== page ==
While it might seem F1 doesn’t have a huge presence in the US (yet), it’s history here goes well over 72 years and a lot of circuit and format changes.
It wasn’t always influencers & sunshine at the venues, and as we approach the 2nd race at the new Miami GP, let’s learn more about the memorable racing venues and how Indy 500 and F1 are connected. 🏁
A Storied Past: F1’s American Adventure
Despite fierce competition from homegrown racing giants like IndyCar and NASCAR, the United States Grand Prix has managed to remain a regular fixture on the F1 calendar.
From the early days at the Indianapolis 500 to the upcoming 2023 race in Austin, the American F1 journey has been a wild ride.
The Starting Line: F1 and the Indianapolis 500
The Indy 500, now a staple of the IndyCar calendar, once held a spot on the F1 calendar. From 1950 to 1960, the 500-mile race was the only American round on the F1 schedule. However, due to different regulations, European teams needed to build new cars to participate, making it a rare sight to see them compete in the event.
From Sebring to Riverside: F1’s California Dreamin’
The US Grand Prix briefly moved to Sebring in 1959 and Riverside Raceway in California the following year. Neither venue captured the hearts of F1 fans, but luckily, Watkins Glen would soon provide a more permanent home for the race.
Watkins Glen: A New F1 Home in Upstate New York
Watkins Glen, located in upstate New York, quickly became a fan favorite and remained a fixture for nearly two decades. The US Grand Prix then split into East and West races in the late ’70s and early ’80s, taking F1 to Long Beach, California.
Long Beach: America’s Answer to Monaco
Long Beach’s challenging street circuit became an instant hit, with some comparing it to the prestigious Monaco Grand Prix. The race remained on the calendar for eight years, producing memorable moments like John Watson’s victory from 23rd on the grid in 1983.
Rolling the Dice: F1 in Vegas and Detroit
During the ’80s, the US Grand Prix continued to move around, with races held at Caesars Palace in Las Vegas, and on the streets of Detroit. In 1982, the US became the first country to host three F1 races in one season, and will soon equal that record with the addition of a new Las Vegas race.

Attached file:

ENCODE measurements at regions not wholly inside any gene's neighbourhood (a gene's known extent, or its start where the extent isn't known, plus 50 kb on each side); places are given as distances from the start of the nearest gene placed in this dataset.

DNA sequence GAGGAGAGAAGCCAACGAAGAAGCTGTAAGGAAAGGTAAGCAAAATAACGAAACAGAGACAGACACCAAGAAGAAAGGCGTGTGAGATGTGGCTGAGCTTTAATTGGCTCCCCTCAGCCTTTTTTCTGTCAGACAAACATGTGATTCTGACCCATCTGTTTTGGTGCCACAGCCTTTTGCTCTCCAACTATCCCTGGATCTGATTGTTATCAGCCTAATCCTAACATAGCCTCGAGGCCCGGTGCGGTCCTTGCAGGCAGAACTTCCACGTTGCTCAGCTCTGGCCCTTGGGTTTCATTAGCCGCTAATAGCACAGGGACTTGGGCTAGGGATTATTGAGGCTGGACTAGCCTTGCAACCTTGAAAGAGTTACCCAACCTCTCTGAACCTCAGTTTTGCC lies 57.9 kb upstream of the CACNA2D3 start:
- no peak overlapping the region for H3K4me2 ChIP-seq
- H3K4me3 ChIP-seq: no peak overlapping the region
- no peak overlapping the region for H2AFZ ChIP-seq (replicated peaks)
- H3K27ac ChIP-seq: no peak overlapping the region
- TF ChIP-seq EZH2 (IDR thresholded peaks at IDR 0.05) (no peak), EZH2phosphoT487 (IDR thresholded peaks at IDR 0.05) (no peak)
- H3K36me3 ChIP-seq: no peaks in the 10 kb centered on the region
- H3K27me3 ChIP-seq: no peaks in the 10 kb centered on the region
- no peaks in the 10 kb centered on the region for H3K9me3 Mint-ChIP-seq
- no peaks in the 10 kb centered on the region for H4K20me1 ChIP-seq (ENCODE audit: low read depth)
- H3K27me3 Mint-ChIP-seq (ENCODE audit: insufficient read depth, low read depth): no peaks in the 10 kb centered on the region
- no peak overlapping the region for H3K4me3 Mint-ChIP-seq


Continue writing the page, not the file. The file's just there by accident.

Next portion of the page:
Phoenix Rising: The Return of the United States Grand Prix
In 1989, the US Grand Prix returned to its original name as the race moved to Phoenix. Unfortunately, the city center track proved unpopular, and dwindling attendance led to its eventual departure from the calendar.
Back to the Brickyard: F1’s Return to Indianapolis
In 2000, F1 announced it would once again race in Indianapolis(the city, not the race format), this time on a new course incorporating the iconic oval.
The race drew huge crowds and rekindled America’s love for F1, but the controversial 2005 event caused lasting damage to the race’s reputation. 👇🏼
Austin’s Circuit of The Americas: F1 Finds a Home in Texas
In 2012, F1 finally found a stable home at the Circuit of The Americas in Austin. The race has become a fan favorite, with the passionate Texan crowd attending in droves each year, earning the United States Grand Prix a reputation as one of the most entertaining and well-attended races on the F1 calendar.
Economic Impact: COTA and the Lone Star State
The Circuit of The Americas (COTA) contributes an impressive $1 billion annually to the Texas economy through tourism and commerce. The track itself has won over drivers with its blend of high-speed corners and challenging elevation changes.
Record-Breaking Attendance: The 2021 US Grand Prix
After the 2020 race’s cancellation, Austin returned to the calendar in 2021, setting a new record for the largest three-day F1 event with over 400,000 people in attendance.
A Decade of Racing: Celebrating 10 Years in Austin
Austin can proudly claim the title of the only official “United States Grand Prix.” With the addition of Miami and Las Vegas races, the future of F1 in America looks brighter than ever.
The journey of the United States Grand Prix has been nothing short of extraordinary, moving through various venues before finding its home in the heart of Texas.
As we look forward to the 11th race at Austin’s Circuit of The Americas, we can’t help but marvel at the rich history of Formula 1 racing in America, which has only grown stronger over the years. So, buckle up, rev your engines, and get ready for another thrilling ride as we continue to celebrate the legacy of F1 in the United States. 🏎️💨🇺🇸